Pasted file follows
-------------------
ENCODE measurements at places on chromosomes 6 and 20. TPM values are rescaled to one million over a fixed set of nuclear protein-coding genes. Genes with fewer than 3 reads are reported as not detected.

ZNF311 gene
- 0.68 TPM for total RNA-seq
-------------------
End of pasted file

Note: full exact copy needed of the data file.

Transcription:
ENCODE measurements at places on chromosomes 6 and 20. TPM values are rescaled to one million over a fixed set of nuclear protein-coding genes. Genes with fewer than 3 reads are reported as not detected.

ZNF311 gene
- 0.68 TPM for total RNA-seq